An example URL for the parse function would look like http://api.wolframalpha.com/v1/parse?input=chicago&appid=myappid. The results are wrapped in a <parseresult> tag that can also contain assumption(s) tags as well.

Unfortunately, I was unable to actually validate the RESTful Python scripts I wrote to test the service since a call to the API requires a Wolfram-provided developer appid to be passed along with each HTTP GET request making the call. The API documentation did not make any mention of a call limit, though I suspect limits will be imposed either in the number of queries per day (similar to Google's API) and/or the size of the result set being returned. There was also no mention of fees associated with using the data beyond non-commercial use, though this too should not be a great surprise to developers if and when such charges might arise. However, as long as the return results remain free to web visitors, it's probably safe to assume that the API calls, at least some limited form, will remain free as well. Otherwise, creative hackers will no doubt construct their own wrapper libraries for their favorite programming languages anyway, diluting Wolfram's necessary structured control of the API's future direction. Given their smart choice on going with a simple RESTful interface, there is no doubt that numerous language examples (with Java, C#, Python, Perl and Ruby code snippets leading the way) will show up on the web shortly after the site goes live.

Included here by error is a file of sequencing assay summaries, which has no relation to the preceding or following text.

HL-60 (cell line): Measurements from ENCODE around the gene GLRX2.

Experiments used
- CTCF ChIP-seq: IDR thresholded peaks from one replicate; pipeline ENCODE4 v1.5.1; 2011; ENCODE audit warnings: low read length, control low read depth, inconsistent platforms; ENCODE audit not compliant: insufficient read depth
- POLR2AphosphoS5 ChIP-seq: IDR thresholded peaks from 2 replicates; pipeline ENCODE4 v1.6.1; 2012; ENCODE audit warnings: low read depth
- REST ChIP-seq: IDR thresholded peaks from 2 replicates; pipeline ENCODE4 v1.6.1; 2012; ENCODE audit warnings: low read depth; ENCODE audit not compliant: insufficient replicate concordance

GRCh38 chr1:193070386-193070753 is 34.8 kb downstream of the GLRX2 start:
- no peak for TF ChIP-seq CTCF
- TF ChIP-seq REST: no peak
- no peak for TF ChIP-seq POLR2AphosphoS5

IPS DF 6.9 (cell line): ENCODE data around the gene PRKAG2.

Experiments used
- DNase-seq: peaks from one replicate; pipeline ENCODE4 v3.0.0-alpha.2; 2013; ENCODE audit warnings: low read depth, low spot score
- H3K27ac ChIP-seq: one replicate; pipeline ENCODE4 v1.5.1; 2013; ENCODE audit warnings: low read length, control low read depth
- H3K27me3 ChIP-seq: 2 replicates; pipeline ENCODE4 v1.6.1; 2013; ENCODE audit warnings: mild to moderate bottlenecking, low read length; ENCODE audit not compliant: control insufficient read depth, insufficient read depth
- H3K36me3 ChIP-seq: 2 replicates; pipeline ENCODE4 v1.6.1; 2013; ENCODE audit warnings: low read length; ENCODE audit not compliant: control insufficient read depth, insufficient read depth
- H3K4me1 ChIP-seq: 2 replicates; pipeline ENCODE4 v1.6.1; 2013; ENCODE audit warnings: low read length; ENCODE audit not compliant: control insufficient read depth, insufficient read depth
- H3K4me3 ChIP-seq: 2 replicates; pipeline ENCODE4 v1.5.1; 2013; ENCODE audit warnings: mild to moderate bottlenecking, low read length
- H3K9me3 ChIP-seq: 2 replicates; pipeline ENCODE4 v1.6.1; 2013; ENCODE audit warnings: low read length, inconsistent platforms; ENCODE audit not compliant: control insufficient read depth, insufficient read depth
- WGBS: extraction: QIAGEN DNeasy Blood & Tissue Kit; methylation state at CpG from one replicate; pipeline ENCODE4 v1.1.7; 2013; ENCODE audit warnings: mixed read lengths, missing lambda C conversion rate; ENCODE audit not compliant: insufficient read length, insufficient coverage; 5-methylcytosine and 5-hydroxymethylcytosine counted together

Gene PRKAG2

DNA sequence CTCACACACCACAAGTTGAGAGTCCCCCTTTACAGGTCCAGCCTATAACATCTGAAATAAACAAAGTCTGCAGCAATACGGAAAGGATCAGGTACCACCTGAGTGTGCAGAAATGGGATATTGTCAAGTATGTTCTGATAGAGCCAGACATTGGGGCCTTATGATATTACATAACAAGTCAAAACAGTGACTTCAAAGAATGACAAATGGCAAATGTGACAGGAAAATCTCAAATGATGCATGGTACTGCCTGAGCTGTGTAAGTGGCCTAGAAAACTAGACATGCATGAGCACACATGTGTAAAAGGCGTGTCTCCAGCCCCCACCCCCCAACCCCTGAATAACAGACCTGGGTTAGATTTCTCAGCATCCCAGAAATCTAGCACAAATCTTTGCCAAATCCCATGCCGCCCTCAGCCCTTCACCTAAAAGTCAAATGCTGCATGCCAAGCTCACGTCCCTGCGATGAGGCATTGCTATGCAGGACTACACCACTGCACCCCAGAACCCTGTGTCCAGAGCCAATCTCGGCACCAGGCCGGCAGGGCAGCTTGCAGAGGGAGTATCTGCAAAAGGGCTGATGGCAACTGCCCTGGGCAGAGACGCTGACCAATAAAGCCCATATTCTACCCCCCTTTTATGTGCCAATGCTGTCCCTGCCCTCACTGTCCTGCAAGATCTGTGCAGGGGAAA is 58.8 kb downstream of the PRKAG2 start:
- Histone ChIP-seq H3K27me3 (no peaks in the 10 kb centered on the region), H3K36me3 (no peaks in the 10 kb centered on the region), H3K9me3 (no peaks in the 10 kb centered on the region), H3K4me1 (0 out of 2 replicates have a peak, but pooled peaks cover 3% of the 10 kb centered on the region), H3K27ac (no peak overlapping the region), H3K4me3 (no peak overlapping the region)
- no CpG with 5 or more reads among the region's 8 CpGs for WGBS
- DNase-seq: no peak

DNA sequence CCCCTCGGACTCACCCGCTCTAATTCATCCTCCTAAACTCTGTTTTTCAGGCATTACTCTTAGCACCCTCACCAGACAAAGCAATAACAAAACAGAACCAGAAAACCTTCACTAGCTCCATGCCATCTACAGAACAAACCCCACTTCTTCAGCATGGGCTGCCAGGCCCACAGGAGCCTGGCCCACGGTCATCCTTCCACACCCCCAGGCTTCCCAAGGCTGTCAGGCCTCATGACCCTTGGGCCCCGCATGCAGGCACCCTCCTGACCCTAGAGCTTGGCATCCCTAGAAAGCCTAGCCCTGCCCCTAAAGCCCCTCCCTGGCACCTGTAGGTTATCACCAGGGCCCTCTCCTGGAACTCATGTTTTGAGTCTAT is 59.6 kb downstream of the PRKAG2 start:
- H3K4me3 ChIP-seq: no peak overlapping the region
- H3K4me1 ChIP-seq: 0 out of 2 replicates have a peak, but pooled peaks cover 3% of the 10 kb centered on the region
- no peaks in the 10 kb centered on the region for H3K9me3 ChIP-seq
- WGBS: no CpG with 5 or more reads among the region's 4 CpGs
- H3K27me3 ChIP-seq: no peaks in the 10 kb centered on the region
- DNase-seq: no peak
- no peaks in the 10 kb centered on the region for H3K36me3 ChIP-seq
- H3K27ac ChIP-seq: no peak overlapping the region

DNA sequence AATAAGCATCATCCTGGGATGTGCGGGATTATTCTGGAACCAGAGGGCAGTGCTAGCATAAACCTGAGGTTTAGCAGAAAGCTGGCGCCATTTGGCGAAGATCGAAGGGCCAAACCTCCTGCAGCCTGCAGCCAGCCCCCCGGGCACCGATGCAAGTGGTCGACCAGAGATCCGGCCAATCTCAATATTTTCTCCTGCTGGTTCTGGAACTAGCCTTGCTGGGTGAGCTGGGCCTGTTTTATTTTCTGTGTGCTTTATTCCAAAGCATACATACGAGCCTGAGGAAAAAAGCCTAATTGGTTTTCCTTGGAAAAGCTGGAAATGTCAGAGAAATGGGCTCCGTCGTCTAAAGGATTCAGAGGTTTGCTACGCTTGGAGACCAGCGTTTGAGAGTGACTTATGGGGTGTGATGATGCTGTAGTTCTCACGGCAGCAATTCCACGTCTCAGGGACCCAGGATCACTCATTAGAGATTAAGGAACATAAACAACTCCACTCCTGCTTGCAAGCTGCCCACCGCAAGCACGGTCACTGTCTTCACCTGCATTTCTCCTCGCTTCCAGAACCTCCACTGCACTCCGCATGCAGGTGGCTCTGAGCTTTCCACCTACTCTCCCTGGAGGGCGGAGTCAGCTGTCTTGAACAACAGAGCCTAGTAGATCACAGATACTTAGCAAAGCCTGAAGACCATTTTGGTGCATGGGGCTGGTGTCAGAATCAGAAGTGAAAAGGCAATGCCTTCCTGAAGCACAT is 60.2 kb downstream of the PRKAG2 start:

Obviously, Wolfram will be using this API for their own products, and the RESTful services are what will likely be leveraged to achieve the inline Wolfram|Alpha interactivity within Mathematica that Wolfram mentioned earlier.


Google has been my browser's home page for the past seven years, but with the release of WolframAlpha, I may have finally found a worthy replacement. Better yet, if Wolfram or even Google for that matter could integrate its search results with its own, that would cover both the worlds of computational structured data and content-rich unstructured web pages, thereby truly bridging the world's static, unstructured reference information with dynamic, structured computational data under a simple one-line query interface.